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The Log

The rebirth of Nā Kai ‘Ewalu.

June 24, 2010
Trisha Smith

But finding the right log—naturally straight, 35 to 45 feet long, and sturdy enough to form a six-man canoe—is not easy.

NKE Club President Jake Freeman fondly recalls that special day “the log” “found them” in May 2009 upon the eastern slopes of Mauna Kea on Hawai‘i Island.

“Humu‘ula forest is unlike any place I’ve ever experienced—beauty beyond belief,” said Freeman, an Idaho native who has hiked many Pacific Northwest forests.

Article Photos

The perfect present. Under a pile of debris and branches within the Hilo Forest Reserve, Nā Kai ‘Ewalu (NKE) Canoe Club’s future was discovered. (Left to right) NKE Vice President Zac Bailey, Keiki Coach James Eitel, Richard Palakiko, Keoki Roman and boardmember Hans Harder stand with their “gift.” “Once we receive the canoe, shaped from the gift of the koa log, it will mark a new beginning for us,” said NKE Club President Jake Freeman.
Photo: Nā Kai ‘Ewalu

NKE initially searched for a log on Maui, but it takes anywhere from 50 to 100 years for a koa tree to reach the ideal height, and unfortunately, more trees have been removed than replenished.

About 10 NKE members, along with Maui’s beloved kūpuna and club cultural adviser Kimokeo Kapahulehua, were “tromping through the forest, non-invasively” for several hours in the Hawai‘i Island reserve before uncovering “their gift.” Legendary canoe builder Sonny Bradley of O‘ahu accompanied them and came upon a fallen koa, apparently knocked down by another tree.

The state Department of Land and Natural Resources doesn’t allow logs to be removed from its forests unless it fell, naturally. Under a dozen logs have been removed since 2000.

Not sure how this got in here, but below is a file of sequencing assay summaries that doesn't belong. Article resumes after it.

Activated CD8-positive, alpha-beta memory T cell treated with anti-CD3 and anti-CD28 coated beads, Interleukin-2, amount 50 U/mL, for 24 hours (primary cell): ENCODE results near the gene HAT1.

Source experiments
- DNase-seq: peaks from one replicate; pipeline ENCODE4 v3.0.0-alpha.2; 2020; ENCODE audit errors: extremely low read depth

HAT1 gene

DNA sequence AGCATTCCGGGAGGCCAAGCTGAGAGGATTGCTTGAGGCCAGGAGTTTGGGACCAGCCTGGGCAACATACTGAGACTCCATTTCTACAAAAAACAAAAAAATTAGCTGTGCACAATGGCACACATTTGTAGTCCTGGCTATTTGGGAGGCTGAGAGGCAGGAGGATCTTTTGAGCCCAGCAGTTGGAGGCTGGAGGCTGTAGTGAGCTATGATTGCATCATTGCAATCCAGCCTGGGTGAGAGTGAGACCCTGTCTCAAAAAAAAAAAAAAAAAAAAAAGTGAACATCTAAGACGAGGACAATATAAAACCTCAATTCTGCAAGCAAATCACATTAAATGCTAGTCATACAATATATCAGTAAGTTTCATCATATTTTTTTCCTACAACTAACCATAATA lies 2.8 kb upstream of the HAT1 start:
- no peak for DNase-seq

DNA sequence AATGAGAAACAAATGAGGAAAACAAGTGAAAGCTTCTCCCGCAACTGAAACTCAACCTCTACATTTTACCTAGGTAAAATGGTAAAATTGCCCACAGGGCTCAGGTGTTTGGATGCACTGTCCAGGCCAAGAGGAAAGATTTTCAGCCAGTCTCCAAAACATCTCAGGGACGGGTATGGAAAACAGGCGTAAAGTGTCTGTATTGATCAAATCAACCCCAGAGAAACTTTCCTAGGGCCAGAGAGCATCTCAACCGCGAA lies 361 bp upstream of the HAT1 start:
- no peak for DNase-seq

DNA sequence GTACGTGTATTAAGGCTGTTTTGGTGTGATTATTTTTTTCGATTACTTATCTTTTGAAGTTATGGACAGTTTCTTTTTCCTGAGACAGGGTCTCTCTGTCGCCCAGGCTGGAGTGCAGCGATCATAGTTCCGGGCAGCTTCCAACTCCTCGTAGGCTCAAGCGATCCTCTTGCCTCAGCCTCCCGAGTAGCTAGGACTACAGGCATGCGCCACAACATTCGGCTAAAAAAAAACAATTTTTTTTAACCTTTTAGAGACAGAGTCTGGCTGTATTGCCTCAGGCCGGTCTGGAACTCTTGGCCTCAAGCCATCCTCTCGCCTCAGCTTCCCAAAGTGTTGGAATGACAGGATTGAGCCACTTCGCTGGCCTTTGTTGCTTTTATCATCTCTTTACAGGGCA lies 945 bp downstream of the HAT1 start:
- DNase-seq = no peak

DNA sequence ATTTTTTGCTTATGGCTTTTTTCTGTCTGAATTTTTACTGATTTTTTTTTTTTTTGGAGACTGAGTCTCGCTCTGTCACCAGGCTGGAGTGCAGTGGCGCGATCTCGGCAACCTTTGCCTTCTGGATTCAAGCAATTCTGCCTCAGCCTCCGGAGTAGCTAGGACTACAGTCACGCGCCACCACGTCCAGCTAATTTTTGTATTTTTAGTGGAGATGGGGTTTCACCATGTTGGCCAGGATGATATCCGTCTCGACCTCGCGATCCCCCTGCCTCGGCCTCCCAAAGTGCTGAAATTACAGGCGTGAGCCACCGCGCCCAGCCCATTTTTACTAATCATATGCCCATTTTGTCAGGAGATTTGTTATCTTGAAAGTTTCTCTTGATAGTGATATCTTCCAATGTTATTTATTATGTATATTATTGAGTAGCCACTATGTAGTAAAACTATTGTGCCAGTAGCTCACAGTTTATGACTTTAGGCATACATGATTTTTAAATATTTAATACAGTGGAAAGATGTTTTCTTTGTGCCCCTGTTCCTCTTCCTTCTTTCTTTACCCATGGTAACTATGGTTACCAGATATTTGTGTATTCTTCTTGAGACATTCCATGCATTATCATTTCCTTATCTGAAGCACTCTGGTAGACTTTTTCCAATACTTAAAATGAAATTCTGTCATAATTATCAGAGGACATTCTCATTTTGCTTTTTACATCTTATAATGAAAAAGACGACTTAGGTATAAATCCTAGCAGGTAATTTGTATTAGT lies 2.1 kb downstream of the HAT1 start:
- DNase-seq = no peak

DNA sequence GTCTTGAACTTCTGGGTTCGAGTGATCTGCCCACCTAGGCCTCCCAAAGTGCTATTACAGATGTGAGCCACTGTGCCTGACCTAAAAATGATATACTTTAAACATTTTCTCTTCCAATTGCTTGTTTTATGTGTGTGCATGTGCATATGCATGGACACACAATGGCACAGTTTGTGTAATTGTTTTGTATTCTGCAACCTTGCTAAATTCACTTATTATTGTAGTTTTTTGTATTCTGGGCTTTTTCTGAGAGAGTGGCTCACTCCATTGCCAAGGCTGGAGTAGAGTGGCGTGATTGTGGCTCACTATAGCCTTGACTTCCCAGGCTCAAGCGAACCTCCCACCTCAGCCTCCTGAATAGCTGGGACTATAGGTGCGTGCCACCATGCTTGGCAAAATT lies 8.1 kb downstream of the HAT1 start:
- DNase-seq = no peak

Earlier that year, Bradley had trekked that very trail and spied an exceptional koa. But it was still standing. Coincidently, the rare log the group located that fateful day in May turned out to be “the log”—the very same one Bradley admired on an earlier trip.

A club deep-rooted in tradition, NKE embarked on a gratuitous mission to thank the Hawaiian ancestors and gods for the koa by paddling between all the main isles. The voyages were spread over the last year, with other club members throughout the state joining NKE to accomplish the feat. The journeys are especially significant to Nā Kai ‘Ewalu—its name is derived from Hawai‘i’s eight ocean channels, although many assert there are more, but that’s another story….

NKE’s goal to “gather up all the mana of the isles” is almost complete, with only three channels left.

Although they have attained the main ingredient, the process to shape the canoe is long and costly. As a nonprofit, the log is free since it came from state land, but groups must pay for removal and a hefty labor fee to a canoe builder.

“It takes about two years to complete this ‘work of art’ and costs around $130,000 entirely—it’s worth every penny,” said Freeman. “With precious wood this large, you really only get one shot to get it right.”

Naturally, NKE contracted Bradley with the task and hopes to unveil the canoe in August 2011, when Maui hosts the state regatta.

The purple and white warriors have worked hard for several years to raise funds, and NKE is nearly halfway there.

Freeman said the club has suffered hardships, and this quest has revived NKE, which consists of nearly 100 men and women, with competitive/recreational divisions of all levels and ages ranging from 12 to 60.

They initiated a keiki program working with Kīhei Canoe Club, a group Freeman said is a “shining example and guiding light” to NKE. Keiki clean beaches, make paddles, learn chants and more.

Join Nā Kai ‘Ewalu this Saturday, June 26, for a great day of outrigger canoe racing at their next big regatta at their homebase in Kahului Harbor at Hoaloha Park. Enjoy good people, live music, a silent auction and fare from Hideaway Café.

 
 
 

 

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